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Butler, Lee Piercelocked

(19 December 1884–29 March 1953)
  • John V. Richardson

Extract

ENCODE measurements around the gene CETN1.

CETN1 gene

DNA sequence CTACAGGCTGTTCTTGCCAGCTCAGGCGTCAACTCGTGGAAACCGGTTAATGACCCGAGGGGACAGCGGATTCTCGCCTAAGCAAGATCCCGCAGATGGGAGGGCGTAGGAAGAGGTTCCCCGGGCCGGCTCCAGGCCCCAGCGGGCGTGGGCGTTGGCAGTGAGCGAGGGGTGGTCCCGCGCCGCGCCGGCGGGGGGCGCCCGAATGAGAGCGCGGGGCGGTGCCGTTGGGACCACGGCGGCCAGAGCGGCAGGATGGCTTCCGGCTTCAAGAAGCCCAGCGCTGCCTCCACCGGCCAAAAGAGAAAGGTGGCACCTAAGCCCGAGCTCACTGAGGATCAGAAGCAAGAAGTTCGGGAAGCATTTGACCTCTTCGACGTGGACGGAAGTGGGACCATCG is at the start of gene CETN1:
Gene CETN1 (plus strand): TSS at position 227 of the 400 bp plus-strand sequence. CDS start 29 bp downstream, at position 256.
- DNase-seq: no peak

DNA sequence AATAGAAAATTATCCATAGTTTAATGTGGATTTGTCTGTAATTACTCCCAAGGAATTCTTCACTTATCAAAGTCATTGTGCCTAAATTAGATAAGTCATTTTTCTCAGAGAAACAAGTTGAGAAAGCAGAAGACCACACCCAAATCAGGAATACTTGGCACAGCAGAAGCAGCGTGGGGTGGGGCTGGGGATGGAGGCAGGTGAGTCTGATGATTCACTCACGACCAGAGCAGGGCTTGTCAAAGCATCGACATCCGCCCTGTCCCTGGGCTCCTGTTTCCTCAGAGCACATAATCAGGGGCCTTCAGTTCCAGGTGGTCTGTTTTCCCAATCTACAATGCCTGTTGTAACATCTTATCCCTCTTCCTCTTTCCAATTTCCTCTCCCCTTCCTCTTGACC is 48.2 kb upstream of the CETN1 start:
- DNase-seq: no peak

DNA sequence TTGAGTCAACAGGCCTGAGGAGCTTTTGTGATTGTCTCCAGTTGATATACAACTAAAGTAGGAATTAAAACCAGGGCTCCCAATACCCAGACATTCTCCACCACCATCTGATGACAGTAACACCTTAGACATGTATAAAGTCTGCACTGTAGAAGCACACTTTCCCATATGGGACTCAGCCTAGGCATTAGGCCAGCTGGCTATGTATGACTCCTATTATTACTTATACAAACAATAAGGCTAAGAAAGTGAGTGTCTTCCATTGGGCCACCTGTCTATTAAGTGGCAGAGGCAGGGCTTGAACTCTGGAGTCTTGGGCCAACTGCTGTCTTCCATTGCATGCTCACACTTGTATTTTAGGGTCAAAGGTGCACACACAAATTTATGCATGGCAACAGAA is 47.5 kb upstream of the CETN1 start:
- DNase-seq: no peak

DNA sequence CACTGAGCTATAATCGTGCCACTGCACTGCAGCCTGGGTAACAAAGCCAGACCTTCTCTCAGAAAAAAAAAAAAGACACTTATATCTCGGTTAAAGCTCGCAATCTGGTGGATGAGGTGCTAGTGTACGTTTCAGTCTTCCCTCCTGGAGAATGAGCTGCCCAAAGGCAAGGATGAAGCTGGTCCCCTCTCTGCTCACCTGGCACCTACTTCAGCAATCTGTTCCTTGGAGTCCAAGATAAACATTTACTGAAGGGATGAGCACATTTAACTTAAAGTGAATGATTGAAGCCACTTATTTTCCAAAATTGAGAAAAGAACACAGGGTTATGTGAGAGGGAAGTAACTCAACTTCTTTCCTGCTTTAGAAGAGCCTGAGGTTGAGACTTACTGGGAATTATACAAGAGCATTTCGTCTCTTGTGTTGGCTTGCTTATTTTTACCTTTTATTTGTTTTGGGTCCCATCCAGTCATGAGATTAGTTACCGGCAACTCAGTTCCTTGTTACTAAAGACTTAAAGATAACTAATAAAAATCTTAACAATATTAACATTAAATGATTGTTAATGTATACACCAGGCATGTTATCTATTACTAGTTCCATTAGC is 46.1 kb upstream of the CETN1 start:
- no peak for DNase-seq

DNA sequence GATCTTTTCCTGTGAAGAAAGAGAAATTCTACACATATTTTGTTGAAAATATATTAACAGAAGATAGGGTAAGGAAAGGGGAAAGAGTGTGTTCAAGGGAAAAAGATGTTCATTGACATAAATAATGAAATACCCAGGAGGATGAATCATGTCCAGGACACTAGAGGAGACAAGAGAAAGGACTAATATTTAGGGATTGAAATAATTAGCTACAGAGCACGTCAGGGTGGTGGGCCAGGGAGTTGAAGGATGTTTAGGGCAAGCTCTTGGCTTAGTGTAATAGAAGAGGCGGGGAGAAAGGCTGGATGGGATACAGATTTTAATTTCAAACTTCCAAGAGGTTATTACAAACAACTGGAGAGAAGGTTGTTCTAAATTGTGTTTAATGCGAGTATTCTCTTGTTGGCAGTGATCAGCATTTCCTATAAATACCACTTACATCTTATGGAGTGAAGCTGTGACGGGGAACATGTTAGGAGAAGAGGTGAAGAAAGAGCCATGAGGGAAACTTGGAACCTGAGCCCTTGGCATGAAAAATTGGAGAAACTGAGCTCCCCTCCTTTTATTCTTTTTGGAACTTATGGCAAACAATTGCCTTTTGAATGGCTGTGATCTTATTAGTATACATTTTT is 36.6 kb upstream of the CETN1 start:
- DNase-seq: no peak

Butler, Lee Pierce (19 December 1884–29 March 1953), professor and rare book curator, was born in Clarendon Hills, Illinois, the son of John Pierce Butler (a.k.a. Wallace due his desire to serve twice in the Civil War), a real estate agent, farm manager, and railroad employee, and Evaline (“Eva”) Content Whipple, an occasional U.S. postal mistress. Butler spent his early childhood on “Blythewood,” a 460-acre farm outside Pittsfield, Massachusetts, that was designed by F. L. Olmsted & Company and owned by Wirt D. Walker, a Chicago attorney. Infantile paralysis left Butler with scoliosis and a slight lameness, which was still apparent in his adult life; his early childhood was also marked by a serious case of scarlet fever and catarrh that left him almost completely deaf. He nevertheless earned a Ph.B. in 1906 and an M.A. in Latin in 1910 from Dickinson College. Butler taught science and mathematics briefly at Locust Dale Academy in Virginia during the fall of 1906. He started at Union Theological Seminary but then transferred to divinity school at Hartford Theological Seminary to study early medieval church history, and he received a B.D. in 1910 and a Ph.D. in 1912. After difficult pastorates as a deacon in the Episcopal church in Indianapolis, Indiana, as well as DeSoto and Ironton, Missouri, he moved back to his parents’ home in Clarendon Hills in late 1912....

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